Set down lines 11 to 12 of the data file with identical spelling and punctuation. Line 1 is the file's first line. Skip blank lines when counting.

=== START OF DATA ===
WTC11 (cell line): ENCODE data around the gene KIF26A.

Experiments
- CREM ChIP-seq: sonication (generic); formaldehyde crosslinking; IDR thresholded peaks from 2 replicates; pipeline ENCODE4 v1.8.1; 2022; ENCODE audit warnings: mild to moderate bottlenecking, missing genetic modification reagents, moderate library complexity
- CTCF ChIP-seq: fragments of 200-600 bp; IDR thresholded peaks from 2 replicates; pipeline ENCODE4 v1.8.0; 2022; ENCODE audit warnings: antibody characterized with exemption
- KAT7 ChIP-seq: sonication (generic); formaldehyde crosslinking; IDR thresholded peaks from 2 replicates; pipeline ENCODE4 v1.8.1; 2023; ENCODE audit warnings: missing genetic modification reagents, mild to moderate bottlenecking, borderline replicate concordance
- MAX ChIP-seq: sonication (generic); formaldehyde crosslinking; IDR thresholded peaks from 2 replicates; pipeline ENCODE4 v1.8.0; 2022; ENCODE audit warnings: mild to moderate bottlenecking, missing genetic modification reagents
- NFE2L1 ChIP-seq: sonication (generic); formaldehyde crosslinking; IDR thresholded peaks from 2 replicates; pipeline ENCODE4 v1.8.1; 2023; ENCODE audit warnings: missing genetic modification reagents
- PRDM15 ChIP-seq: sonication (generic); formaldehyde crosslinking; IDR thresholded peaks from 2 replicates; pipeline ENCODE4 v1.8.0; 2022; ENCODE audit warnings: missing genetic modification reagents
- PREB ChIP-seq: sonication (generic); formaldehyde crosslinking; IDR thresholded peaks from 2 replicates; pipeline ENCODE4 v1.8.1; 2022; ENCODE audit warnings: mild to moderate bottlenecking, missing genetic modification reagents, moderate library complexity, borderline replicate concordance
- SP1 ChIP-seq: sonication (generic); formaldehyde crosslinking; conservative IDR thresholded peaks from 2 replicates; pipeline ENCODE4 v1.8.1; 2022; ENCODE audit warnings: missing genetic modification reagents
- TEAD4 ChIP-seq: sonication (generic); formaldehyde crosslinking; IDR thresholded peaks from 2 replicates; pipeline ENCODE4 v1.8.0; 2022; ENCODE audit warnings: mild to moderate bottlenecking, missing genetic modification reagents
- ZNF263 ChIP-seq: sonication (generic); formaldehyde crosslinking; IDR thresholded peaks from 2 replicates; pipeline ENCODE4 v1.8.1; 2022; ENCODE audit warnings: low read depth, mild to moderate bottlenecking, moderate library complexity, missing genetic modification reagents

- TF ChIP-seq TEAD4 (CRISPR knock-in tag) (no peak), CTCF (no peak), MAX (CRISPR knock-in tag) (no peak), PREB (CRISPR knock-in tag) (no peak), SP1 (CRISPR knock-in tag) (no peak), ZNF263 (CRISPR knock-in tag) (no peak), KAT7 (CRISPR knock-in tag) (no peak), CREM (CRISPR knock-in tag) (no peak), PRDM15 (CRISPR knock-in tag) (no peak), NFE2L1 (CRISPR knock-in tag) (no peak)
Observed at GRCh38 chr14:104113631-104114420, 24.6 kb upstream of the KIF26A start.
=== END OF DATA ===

- TEAD4 ChIP-seq: sonication (generic); formaldehyde crosslinking; IDR thresholded peaks from 2 replicates; pipeline ENCODE4 v1.8.0; 2022; ENCODE audit warnings: mild to moderate bottlenecking, missing genetic modification reagents
- ZNF263 ChIP-seq: sonication (generic); formaldehyde crosslinking; IDR thresholded peaks from 2 replicates; pipeline ENCODE4 v1.8.1; 2022; ENCODE audit warnings: low read depth, mild to moderate bottlenecking, moderate library complexity, missing genetic modification reagents